Unlike n-type semiconductors, MoS2, MoTe2, and WSe2 show p-type behavior, as summarized in Table 2 and Table 3. Hence, multiple MoS2/WSe2 vertical heterostructures have been reported as p–n junctions [182,183,184]. A heterojunction based on p-type black phosphorus (BP) and n-type monolayer MoS2 has also been demonstrated [185].
Although the study of transistors with vertical heterojunctions is still in its infancy, unique electrical and optical junction properties are expected to be found by combining various 2D materials with different work functions, bandgaps, and electron affinities. In fact, in addition to FETs, various TMDCs and other 2D materials heterojunction-based devices have recently been reported, including solar cells, photodetectors, LEDs, and memory devices, which will be discussed in following chapters.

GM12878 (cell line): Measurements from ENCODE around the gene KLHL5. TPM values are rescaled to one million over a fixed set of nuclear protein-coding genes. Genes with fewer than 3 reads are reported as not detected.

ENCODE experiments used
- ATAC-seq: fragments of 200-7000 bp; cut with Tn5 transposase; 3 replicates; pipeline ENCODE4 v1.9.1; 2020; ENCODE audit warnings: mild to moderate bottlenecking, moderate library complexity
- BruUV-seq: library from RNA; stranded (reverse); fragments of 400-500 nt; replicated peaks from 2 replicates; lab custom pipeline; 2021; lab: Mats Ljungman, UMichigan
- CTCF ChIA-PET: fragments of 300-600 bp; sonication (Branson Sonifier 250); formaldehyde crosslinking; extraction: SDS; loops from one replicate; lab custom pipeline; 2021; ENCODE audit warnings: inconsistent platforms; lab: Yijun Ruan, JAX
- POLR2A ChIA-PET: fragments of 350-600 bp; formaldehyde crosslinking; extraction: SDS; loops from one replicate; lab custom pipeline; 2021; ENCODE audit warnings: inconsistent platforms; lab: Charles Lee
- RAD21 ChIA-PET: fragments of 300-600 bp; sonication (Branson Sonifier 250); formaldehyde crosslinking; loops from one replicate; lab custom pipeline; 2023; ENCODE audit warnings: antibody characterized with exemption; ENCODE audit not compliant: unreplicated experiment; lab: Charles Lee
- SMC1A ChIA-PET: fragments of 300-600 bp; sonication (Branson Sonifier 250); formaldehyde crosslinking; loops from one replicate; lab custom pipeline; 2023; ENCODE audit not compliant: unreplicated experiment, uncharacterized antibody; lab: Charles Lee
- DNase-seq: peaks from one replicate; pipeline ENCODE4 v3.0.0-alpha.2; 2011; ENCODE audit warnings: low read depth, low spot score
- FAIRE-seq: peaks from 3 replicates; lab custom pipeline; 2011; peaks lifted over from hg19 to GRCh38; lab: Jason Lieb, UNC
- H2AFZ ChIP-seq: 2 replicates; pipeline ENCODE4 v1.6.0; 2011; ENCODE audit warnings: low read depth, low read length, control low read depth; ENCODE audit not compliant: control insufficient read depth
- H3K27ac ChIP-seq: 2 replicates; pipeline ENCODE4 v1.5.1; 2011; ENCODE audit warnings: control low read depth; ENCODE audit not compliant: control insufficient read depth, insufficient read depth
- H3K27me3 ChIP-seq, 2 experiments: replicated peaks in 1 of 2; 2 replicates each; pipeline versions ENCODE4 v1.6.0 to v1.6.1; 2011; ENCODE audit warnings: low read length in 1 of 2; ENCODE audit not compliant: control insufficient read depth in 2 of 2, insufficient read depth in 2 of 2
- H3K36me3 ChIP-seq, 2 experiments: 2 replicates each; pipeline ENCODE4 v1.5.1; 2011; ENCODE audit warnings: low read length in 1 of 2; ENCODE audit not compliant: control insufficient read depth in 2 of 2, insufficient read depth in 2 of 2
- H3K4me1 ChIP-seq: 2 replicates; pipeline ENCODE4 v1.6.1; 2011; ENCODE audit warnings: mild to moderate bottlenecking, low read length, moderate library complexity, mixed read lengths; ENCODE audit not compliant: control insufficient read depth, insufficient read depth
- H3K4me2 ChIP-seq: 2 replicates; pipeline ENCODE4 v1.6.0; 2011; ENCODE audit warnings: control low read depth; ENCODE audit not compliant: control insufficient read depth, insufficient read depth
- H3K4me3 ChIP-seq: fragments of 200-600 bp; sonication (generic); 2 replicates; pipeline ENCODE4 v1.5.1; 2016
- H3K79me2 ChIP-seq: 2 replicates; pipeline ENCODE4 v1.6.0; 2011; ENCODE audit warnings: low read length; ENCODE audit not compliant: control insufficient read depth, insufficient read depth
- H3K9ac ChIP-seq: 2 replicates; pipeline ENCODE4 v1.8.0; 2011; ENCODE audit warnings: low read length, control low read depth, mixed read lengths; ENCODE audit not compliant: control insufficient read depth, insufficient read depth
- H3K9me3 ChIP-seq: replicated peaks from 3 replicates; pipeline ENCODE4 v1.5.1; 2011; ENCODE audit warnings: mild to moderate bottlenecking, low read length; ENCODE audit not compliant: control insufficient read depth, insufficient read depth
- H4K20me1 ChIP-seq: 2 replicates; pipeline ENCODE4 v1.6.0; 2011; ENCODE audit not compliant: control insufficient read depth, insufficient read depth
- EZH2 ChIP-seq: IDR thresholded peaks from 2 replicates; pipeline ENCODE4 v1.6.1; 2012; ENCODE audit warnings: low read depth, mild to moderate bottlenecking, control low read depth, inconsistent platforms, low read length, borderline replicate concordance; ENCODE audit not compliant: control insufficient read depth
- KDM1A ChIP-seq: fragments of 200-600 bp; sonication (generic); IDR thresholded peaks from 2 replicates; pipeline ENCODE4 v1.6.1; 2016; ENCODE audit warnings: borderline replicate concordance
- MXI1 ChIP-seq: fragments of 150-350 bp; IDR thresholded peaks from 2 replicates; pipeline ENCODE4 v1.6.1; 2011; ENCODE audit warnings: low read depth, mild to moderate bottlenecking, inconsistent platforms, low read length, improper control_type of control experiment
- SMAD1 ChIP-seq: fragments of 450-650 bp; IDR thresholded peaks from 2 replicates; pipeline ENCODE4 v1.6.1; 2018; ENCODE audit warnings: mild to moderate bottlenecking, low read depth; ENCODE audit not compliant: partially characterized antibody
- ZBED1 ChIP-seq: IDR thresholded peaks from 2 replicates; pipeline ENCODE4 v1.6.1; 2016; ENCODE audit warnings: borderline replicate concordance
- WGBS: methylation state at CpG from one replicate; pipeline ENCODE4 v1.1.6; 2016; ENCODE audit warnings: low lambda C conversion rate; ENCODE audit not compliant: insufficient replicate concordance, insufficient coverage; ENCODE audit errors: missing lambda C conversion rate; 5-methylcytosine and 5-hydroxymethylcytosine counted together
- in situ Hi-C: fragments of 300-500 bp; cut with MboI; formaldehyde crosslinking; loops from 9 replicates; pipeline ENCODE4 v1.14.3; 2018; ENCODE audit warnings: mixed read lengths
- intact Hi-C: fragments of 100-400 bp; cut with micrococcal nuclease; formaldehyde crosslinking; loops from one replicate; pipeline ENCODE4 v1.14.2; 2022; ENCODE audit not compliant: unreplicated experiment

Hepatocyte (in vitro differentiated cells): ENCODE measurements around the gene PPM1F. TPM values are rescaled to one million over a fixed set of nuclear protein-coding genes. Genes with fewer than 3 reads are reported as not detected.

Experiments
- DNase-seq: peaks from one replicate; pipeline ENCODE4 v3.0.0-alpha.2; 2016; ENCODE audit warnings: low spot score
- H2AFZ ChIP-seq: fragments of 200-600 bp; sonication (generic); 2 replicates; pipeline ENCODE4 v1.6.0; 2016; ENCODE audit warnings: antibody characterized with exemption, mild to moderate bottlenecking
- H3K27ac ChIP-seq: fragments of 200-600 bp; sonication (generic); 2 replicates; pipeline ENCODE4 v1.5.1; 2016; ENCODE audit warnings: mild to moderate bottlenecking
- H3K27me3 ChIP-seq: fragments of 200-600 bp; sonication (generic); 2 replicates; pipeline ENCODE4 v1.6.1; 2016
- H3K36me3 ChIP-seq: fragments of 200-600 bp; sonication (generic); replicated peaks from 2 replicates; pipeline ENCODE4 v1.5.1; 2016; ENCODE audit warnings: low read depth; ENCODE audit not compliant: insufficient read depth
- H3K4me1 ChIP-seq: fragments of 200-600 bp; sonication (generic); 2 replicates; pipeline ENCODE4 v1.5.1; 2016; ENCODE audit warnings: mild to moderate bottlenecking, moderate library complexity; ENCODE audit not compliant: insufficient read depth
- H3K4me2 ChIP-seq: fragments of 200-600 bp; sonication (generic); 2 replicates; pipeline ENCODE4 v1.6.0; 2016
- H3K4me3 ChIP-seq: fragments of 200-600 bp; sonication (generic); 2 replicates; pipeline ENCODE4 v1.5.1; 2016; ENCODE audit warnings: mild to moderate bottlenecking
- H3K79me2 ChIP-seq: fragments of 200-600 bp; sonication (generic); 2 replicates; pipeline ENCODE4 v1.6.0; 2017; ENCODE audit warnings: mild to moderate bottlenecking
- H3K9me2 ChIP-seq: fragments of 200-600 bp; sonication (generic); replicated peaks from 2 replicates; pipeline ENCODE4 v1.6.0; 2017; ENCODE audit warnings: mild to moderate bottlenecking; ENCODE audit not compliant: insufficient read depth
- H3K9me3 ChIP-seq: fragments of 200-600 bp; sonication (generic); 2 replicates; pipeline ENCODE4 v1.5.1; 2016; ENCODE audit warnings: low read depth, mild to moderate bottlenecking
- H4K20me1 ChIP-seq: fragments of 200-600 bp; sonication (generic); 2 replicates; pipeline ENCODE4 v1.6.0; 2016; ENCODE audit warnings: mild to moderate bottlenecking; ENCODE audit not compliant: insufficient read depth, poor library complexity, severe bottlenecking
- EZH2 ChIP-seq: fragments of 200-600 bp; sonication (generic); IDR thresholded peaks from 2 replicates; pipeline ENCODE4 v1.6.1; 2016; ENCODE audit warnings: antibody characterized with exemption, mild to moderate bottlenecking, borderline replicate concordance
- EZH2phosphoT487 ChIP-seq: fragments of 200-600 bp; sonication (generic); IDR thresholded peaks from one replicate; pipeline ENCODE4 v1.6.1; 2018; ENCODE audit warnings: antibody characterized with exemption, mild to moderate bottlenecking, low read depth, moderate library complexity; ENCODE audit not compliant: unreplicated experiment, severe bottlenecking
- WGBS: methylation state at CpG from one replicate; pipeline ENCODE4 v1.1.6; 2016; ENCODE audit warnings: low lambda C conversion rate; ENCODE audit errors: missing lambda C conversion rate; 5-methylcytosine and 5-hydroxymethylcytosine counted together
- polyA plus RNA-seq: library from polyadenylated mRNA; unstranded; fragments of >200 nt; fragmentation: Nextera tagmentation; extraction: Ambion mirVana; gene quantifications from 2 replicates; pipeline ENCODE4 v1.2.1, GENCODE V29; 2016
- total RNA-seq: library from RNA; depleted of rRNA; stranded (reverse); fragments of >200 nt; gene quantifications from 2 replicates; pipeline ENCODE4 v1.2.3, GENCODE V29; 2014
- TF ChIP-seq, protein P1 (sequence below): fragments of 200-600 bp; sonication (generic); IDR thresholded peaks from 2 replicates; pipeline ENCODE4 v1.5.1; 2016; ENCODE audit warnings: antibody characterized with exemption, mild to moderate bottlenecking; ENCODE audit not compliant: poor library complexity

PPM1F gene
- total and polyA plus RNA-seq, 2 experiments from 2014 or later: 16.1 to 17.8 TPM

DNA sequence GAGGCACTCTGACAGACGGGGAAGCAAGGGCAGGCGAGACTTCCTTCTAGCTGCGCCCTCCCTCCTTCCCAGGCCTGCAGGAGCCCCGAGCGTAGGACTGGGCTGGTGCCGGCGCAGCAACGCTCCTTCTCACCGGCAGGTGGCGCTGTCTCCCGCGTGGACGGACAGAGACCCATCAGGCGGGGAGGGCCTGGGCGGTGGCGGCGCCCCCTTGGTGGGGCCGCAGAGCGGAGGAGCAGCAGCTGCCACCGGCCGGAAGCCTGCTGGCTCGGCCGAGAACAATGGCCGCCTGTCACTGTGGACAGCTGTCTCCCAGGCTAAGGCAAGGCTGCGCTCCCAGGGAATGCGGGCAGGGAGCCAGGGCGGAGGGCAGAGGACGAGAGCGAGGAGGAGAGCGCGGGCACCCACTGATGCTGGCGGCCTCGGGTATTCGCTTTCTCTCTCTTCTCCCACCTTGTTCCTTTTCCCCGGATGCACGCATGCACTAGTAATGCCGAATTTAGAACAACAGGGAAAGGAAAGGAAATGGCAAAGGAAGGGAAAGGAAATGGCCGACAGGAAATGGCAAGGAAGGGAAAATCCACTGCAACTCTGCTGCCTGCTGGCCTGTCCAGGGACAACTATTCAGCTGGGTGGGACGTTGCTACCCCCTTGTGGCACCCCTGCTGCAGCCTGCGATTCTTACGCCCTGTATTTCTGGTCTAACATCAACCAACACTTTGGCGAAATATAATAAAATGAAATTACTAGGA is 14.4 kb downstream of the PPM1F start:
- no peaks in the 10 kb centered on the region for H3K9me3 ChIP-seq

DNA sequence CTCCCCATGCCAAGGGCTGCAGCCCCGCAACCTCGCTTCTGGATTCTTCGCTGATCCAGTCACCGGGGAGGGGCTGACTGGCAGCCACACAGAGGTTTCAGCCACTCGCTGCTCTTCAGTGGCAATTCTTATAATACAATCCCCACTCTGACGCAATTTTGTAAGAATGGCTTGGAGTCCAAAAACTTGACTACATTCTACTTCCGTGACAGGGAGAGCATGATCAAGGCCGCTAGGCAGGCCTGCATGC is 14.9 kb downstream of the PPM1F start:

3. Optoelectronic Devices

Optoelectronic devices are important to generate, detect, and control light, including photovoltaic devices (solar cells), light-emitting diodes (LEDs), photodetectors, and lasers. The electronic band structures of semiconductors decide for their possibility to absorb and emit light. For indirect bandgap semiconductors, additional phonons must be absorbed or emitted to conserve the momentum, which is much less efficient. Almost all MoX2 and WX2, TMDCs (X is a chalcogen atom) are expected to follow a similar indirect to direct bandgap transformation with decreasing layer thickness. The bandgap of these TMDCs covering an energy range of 1–2.1 eV, as shown in Table 1, are therefore especially suitable for optoelectronic applications [186]. Because of their atomically thin and strong stiffness [187], TMDCs are promising for flexible and transparent optoelectronics. As summarized in Figure 11, TMDCs offer good mobility in between those of organic materials and III–V semiconductors. A band gap near the Shockley–Quessier limit (∼1.3 eV) and high mobilities are expected to lead to high-efficiency photovoltaic devices [188].